Are you really going to call Damola a “non-performing persnickety commi-socialist writer”? If so, doesn’t seem based in any truth as neither of us really know the truth about his or her real situation.

Comment provided January 31, 2007 at 8:22 AM


Susan Scharfman writes:


Don’t be conned by Wayne Dyerisms. Most of his one-liners are from centuries-old monks. This is fine, since he doesn’t claim pride in authorship. But his charisma in delivering the message orally, as well as his gift for writing, can be misleading. BTW: It’s “When you change the way you look at things, the things you look at change.” No “s” I think the monk is Lao Tse, but who can prove me wrong?


Comment provided January 31, 2007 at 11:51 AM




I’ll be conned if I want to be conned, fine thank you. :)

If what Wayne has been doing is misleading me, then it’s been a fine trip and works for me.

I don’t buy all of his arguments or follow him blindly, but I’ve enjoyed both studying him (he’s a brilliant marketer and book seller) and his messages (can you really argue with any of them?).

Comment provided January 31, 2007 at 12:02 PM


Susan Scharfman writes:


Yes he’s a brilliant marketer and book seller. Yes his message has worked for me too over many years because his message is the “truth.” My point was (is) that affirmations should accompany such profound quotes; even if they’re quick asides.

The comment was meant to be helpful, not as a barb.

Comment provided January 31, 2007 at 12:19 PM


Ed Howes writes:

I am pleased to see Chris participating on a more personal level here on this blog, down in the threads. Maybe Dr. Wayne gave him the idea. I like to catch the good doctor on the PBS pledge drives. My favorite bit comes from the opening of “Your Sacred Self”. The ego – spirit twins in utero debating the existance of mother. Possibly the last civil dialog the two have prior to spiritual awakening. :-)

Comment provided January 31, 2007 at 1:39 PM


Lance Winslow writes:

Who is Damola?

Comment provided January 31, 2007 at 4:15 PM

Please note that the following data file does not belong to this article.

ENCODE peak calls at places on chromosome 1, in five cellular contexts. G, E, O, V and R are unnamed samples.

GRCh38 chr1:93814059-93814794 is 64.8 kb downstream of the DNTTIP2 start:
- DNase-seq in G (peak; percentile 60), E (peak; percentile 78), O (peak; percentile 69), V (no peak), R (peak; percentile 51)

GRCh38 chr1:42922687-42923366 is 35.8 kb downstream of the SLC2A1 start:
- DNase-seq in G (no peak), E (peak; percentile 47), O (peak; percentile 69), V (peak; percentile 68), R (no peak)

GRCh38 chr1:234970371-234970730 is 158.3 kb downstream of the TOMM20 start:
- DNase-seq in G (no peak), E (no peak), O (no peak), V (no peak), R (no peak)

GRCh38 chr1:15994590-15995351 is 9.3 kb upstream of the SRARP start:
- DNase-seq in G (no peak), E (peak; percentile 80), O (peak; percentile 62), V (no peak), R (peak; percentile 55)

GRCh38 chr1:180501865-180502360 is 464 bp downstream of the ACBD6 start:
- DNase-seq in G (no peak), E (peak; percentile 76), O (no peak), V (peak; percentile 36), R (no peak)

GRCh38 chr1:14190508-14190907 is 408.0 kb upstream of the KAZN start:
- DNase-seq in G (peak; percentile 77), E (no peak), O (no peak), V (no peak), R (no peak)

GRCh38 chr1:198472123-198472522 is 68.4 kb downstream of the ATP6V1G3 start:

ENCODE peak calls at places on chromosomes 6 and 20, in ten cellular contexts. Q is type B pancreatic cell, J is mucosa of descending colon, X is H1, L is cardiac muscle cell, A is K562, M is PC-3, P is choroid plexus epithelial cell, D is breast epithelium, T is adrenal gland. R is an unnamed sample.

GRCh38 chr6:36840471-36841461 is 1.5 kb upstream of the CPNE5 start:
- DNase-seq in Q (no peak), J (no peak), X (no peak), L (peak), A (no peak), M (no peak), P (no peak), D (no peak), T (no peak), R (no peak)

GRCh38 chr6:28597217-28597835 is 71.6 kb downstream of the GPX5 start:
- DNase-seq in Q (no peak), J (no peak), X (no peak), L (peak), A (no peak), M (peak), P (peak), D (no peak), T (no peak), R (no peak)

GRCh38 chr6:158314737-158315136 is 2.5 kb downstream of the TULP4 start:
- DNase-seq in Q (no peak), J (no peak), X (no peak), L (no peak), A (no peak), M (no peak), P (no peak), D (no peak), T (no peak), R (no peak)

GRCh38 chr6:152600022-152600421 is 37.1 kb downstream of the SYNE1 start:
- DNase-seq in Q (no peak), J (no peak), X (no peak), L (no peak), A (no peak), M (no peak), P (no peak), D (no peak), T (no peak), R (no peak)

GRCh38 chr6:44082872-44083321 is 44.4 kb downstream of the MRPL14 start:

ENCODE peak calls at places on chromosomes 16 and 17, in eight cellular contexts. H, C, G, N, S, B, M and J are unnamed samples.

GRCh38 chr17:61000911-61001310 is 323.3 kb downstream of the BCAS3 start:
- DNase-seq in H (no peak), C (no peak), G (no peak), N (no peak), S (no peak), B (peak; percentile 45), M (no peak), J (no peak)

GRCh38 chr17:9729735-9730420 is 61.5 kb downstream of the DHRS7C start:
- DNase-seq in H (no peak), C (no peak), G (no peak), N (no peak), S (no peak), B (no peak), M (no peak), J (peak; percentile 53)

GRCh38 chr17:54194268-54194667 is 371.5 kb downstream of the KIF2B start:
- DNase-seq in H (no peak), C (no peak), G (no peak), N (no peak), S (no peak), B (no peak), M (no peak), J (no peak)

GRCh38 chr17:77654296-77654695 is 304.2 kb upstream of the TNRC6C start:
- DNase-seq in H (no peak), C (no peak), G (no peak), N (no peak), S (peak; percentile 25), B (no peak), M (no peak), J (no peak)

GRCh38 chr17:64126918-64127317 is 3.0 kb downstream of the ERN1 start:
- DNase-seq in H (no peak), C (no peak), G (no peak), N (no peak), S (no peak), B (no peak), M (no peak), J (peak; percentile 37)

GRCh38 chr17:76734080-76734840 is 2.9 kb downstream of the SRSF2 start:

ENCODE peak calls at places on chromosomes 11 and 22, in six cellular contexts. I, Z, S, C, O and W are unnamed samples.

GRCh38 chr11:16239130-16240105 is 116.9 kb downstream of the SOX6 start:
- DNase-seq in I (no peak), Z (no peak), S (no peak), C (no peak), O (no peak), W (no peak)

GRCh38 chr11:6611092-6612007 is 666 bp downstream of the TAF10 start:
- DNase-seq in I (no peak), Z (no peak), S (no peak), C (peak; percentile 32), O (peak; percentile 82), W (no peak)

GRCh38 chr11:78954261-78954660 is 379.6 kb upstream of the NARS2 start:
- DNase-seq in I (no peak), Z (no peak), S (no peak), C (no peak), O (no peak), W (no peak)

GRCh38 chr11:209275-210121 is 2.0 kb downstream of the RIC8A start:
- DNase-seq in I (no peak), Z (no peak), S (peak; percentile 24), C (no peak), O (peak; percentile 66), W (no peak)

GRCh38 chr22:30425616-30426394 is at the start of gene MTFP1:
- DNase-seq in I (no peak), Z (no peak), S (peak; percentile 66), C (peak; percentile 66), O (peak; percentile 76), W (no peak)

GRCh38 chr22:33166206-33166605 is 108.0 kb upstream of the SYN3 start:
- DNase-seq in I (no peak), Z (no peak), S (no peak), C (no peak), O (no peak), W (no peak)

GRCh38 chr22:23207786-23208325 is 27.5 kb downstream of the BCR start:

The person who asked the question that began this blog entry.

You’ll find Damola’s name near the very top of this blog entry.

Comment provided January 31, 2007 at 4:18 PM


Lance Winslow writes:

Oh, well obviously my comments are not directed towards Damola. More I like to trash on NYT writers and such. A new writer starting out has probably not written enough to be a persnickety commi-Socialist yet! It takes practice for them to slip those mean-spirited jabs sneakily into their articles. So, Damola is a good writer of course.

Comment provided January 31, 2007 at 4:37 PM


Lance Winslow writes:

My point being we need more good writers and more new writers like Damola to turn the tide and bring writing back into a reality check. So if one is worried about the number of writers out there; Don’t Be. WE NEED YOU !

Comment provided January 31, 2007 at 4:38 PM


Susan Scharfman writes:

Oh my. I meant to say “attributions” should accompany profound quotes. Not affirmations. But that has been typical of my day today. Couldn’t get anything right. Except when I return to work on my Love EzineArticles, the endorphins get moving again. Think I’ll stick to this theme for awhile.

Lance, I too forgot who Donola was. Had to reread. There’s too much to read and do. Better for me to just shut up and write. Cheers!


Comment provided January 31, 2007 at 7:44 PM